This type of policy certainly solves the “longevity problem,” but it comes at a very high price with few options for the insured. For one thing, once the deposit is paid to the insurance company, it belongs to the insurance company and may never be returned. The insured gives up all control and access to the money and if they change their mind or have an emergency need for cash, they are out of luck.

That means an individual age 55 could deposit $50,000 or more with an insurance company and if they don’t live to age 85, they lose all the money deposited. The only chance they have to get their money back is to live. Even then, if the insured does live to 85, and dies a year or two later, the funds are lost. In fact, insurance companies anticipate that so many of those who buy the policy will not live to collect any benefits they count on using these forfeited funds to pay those who do live. (In fairness, some companies do offer the insured options that would, under certain circumstances, allow for a return of this premium, but the costs are so prohibitive they virtually eliminate the basic value of these policies.)

There are other problems with the policy as well. For one thing, benefits are set and guaranteed at the time the policy is purchased. With current interest rates at such low levels, this may be the worst time to buy a policy that locks in current rates for, what could be, 30 years or more. Any increase in investment rates between now and when benefit payments commence (if they ever do) would benefit the company, not the policyholder. Another concern for the policyholder could be inflation. A guarantee of $50,000 a year income may seem good today, but what will its value in purchasing power be in 30 years?

There is another issue a potential purchaser of these longevity policies should consider. It is what investors call the “credit risk.” When buyers deposit their funds with the insurance company, they are taking the credit risk that the company will be around in 30 years and will be able to meet its obligations. This is a relatively low risk decision, but if the insurance company mismanages the investments backing these policies, if more people live than anticipated live to receive benefits and those receiving income live longer than planned, the insurance company could be squeezed to meet its promises.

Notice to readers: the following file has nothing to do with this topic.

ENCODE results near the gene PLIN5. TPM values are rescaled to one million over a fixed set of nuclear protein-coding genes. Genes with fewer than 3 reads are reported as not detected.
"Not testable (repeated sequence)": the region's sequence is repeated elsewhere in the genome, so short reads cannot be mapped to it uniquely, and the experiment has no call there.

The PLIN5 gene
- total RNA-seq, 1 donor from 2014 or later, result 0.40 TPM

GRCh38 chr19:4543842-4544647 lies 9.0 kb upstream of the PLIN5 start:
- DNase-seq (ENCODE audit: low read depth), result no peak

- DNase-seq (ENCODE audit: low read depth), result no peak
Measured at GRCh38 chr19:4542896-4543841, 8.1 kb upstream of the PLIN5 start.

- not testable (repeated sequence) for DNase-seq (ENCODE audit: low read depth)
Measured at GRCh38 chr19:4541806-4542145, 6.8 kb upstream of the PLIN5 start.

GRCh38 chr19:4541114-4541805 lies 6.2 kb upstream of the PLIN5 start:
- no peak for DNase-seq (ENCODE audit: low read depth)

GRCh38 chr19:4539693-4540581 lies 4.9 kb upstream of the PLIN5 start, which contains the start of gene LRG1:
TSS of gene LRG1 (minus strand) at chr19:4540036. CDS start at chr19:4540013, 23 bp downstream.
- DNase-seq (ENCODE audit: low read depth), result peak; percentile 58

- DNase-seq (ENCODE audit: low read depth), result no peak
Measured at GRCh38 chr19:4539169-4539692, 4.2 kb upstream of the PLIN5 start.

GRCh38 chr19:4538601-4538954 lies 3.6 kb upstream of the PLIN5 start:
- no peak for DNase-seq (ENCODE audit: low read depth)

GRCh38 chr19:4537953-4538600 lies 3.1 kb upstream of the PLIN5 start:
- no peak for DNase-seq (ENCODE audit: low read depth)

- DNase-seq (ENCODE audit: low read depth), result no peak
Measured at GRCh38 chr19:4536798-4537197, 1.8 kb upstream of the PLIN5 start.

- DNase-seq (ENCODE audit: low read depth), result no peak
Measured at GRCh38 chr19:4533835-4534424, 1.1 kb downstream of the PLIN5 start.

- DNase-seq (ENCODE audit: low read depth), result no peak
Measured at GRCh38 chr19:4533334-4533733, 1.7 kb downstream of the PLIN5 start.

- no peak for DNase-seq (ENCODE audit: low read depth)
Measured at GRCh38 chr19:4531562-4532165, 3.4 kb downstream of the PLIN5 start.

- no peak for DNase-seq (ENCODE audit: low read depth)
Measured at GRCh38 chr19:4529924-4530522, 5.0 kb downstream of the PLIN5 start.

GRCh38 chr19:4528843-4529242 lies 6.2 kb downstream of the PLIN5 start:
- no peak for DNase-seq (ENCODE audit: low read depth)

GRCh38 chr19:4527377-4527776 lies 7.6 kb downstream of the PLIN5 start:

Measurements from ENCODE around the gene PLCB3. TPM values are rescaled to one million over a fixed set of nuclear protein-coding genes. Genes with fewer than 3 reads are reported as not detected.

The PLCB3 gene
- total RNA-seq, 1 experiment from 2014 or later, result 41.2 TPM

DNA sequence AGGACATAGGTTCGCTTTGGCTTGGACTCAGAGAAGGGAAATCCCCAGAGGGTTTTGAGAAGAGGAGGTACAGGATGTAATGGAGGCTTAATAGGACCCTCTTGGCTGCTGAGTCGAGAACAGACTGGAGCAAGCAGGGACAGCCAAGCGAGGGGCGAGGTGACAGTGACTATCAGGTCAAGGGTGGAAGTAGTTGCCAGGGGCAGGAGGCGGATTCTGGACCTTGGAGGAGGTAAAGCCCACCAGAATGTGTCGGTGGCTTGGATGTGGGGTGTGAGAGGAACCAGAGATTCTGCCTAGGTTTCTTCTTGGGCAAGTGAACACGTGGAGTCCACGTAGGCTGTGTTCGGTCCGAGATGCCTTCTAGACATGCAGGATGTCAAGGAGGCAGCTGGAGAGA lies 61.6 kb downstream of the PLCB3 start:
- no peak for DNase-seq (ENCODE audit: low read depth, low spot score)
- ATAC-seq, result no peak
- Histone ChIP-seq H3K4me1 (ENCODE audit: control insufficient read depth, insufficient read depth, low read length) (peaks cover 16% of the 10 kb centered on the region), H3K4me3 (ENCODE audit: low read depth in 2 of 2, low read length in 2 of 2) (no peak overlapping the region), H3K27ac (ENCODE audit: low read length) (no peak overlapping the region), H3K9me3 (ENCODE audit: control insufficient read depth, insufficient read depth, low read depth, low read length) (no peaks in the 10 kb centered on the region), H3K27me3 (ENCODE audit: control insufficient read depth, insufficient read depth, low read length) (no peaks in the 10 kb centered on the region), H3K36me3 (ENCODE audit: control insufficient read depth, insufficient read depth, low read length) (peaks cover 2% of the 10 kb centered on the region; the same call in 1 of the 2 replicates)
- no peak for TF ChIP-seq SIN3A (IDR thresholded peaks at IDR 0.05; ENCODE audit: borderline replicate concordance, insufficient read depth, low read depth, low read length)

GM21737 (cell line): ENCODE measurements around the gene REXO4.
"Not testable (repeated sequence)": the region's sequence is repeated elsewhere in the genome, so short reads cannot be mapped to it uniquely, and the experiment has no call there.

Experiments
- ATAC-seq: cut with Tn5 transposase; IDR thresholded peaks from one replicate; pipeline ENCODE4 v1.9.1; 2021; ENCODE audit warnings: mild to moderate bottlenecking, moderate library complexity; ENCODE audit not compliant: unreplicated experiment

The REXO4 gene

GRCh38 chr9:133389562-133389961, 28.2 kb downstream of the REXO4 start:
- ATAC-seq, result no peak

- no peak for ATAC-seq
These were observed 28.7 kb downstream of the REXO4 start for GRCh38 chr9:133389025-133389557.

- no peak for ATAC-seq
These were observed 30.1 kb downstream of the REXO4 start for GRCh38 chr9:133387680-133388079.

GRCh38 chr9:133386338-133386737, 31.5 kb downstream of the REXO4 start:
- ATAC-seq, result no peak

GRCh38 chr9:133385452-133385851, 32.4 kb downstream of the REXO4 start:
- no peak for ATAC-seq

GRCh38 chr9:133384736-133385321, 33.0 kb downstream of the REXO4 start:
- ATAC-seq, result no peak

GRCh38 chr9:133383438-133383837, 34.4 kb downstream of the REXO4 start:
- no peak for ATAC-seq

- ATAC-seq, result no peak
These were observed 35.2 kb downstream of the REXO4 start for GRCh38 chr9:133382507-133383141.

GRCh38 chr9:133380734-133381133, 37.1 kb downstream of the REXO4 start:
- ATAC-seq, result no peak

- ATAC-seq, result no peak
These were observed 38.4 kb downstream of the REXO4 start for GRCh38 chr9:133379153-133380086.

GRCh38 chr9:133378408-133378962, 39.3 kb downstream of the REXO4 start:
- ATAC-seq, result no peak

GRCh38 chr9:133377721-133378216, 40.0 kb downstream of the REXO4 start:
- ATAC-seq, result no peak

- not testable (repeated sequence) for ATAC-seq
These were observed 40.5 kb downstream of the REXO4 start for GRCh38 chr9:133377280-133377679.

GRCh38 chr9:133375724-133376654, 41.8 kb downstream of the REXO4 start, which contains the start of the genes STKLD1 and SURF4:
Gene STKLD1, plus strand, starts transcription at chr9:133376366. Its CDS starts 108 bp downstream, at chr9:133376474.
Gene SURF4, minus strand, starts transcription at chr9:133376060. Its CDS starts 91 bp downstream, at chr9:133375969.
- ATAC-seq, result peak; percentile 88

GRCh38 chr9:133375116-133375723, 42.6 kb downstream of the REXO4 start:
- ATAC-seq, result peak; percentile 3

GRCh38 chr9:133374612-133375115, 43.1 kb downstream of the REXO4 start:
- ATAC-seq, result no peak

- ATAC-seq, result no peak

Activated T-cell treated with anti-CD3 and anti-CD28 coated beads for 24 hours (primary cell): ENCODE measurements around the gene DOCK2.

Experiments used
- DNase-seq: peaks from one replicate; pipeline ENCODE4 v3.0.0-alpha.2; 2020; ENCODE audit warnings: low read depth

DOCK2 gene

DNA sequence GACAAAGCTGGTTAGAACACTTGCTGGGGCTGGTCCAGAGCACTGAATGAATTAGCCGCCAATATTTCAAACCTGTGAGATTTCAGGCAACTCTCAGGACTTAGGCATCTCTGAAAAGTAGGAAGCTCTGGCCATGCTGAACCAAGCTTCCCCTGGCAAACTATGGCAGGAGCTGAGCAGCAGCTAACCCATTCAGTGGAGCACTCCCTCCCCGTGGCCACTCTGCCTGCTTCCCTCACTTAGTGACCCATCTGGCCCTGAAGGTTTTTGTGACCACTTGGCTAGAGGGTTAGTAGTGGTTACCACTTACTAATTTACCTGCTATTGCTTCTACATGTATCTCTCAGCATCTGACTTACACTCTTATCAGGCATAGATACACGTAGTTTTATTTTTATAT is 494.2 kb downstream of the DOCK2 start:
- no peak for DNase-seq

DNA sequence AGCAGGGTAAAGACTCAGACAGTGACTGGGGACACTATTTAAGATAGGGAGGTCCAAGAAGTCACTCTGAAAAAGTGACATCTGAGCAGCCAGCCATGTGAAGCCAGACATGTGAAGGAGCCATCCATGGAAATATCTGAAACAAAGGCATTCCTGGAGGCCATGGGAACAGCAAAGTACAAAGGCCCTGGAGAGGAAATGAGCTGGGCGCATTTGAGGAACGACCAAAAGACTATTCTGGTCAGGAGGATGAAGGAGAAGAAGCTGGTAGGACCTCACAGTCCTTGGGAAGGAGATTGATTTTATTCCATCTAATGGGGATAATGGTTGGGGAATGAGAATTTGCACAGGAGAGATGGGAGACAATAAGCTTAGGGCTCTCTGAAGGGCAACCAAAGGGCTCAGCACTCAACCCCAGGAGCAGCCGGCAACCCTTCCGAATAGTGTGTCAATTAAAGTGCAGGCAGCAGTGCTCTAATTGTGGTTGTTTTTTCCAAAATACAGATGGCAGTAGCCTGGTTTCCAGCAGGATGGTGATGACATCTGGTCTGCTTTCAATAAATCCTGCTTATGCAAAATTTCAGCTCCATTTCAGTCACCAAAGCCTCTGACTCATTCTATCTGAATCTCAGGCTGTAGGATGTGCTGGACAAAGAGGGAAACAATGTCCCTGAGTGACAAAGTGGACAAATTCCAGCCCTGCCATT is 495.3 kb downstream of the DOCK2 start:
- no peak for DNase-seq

So what is someone who is concerned about the economic costs of living too long to do?

Well truth be told, these “longevity insurance” policies are not all that revolutionary and are not worth the cost or the risk the insured must assume in order to receive benefits. In effect, the core of these policies is a single premium deferred annuity. In a single premium deferred annuity the insured makes a single deposit of funds, allows those funds to accumulate over time and then, at a later date, can elect to receive an income for as long as they live. The risk the insured is taking by purchasing this type of policy is that it is impossible to know exactly what the income will be when they elect to receive it.

What makes the longevity policy unique is that the insurance company will guarantee what that income will be. That’s great. But the costs applied by the insurance company to receive this benefit are just not worth it. The insured must give up the right to get their funds refunded if their needs change. If they need cash for unexpected purchases or emergencies, they must find it elsewhere. If they die before receiving any benefits, their family receives nothing. They have only one chance to receive income and that is they must hang on until they reach 85 and if they die a month before or a month after income starts, that’s the end of the income stream. All these costs and limitations outweigh the value of the insurance company’s guarantee as to what the income will be at age 85.

In the Meantime, Here’s the Smart Choice

Until the insurance companies gain the experience and desire to develop improved iterations of longevity insurance, the consumer is better served by purchasing a traditional single premium deferred annuity. This keeps all the options on the side of the consumer, while still offering a guaranteed income to cover the cost of longevity. The only risk for the consumer has is not knowing exactly what that income will be when they elect it, but that risk is slight and is a fair exchange for the high costs of current longevity insurance policies. This is the best way, at least for now, to enjoy your longevity, for as long as it lasts.